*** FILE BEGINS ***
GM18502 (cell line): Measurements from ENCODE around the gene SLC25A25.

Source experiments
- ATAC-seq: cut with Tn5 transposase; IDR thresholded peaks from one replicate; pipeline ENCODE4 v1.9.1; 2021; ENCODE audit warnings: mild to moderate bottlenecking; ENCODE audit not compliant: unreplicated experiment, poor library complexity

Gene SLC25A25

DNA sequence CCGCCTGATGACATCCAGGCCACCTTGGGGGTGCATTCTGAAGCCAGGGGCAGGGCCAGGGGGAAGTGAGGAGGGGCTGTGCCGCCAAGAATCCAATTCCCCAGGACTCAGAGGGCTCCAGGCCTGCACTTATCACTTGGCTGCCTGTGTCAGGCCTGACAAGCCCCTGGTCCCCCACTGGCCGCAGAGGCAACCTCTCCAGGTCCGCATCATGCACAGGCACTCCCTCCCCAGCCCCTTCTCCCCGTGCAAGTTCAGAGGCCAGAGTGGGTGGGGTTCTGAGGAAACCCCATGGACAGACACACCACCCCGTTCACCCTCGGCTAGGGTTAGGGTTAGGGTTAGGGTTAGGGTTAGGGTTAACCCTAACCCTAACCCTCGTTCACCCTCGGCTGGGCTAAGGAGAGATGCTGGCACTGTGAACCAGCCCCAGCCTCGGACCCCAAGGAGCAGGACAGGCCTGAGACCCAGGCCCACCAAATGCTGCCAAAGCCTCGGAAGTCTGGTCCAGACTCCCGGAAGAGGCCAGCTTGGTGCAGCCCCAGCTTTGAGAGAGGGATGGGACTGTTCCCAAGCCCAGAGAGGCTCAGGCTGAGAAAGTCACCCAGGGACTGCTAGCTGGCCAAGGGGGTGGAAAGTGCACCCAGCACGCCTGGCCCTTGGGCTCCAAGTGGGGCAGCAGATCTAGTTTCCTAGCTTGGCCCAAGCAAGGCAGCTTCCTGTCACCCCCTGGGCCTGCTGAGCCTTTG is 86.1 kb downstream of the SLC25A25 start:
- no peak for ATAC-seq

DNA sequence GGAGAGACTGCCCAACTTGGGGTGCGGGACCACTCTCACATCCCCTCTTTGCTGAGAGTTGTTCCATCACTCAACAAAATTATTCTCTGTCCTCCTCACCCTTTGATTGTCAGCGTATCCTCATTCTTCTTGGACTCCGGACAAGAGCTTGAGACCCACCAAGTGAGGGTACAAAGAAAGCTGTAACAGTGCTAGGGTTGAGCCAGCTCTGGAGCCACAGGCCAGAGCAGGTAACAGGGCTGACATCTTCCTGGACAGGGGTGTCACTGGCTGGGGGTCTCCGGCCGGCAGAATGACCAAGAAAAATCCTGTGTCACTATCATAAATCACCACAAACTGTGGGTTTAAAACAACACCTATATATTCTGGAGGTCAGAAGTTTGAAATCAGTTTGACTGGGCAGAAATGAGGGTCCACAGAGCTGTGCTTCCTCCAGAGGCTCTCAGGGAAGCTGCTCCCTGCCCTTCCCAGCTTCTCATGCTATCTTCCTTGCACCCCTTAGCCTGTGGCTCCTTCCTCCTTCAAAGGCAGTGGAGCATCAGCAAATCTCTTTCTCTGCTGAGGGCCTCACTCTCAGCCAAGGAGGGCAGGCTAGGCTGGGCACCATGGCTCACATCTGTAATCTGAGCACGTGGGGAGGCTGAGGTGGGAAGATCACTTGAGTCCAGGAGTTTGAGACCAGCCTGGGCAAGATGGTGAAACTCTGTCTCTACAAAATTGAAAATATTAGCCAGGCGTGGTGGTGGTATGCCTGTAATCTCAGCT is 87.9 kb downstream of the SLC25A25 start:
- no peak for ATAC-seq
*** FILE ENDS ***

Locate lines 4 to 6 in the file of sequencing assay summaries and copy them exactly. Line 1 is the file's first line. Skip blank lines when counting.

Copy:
Gene SLC25A25

DNA sequence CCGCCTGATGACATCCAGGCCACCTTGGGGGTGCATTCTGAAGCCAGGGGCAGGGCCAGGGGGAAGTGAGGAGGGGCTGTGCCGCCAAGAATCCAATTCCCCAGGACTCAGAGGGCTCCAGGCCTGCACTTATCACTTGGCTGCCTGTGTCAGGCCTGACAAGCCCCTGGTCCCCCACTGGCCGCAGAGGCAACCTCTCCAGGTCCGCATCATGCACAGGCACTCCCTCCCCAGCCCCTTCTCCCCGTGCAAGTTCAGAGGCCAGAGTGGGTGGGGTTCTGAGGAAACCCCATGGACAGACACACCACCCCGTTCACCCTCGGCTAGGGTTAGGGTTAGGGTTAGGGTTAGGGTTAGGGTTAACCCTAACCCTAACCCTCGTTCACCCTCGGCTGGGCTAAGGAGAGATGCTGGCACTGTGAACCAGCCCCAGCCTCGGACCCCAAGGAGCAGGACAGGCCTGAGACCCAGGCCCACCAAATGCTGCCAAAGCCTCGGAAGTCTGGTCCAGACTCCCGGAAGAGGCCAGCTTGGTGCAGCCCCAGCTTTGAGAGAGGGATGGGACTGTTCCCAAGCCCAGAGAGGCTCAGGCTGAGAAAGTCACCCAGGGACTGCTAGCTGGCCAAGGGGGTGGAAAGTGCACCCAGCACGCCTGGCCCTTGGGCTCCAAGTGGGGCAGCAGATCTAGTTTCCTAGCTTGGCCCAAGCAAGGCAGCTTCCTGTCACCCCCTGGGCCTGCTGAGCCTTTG is 86.1 kb downstream of the SLC25A25 start:
- no peak for ATAC-seq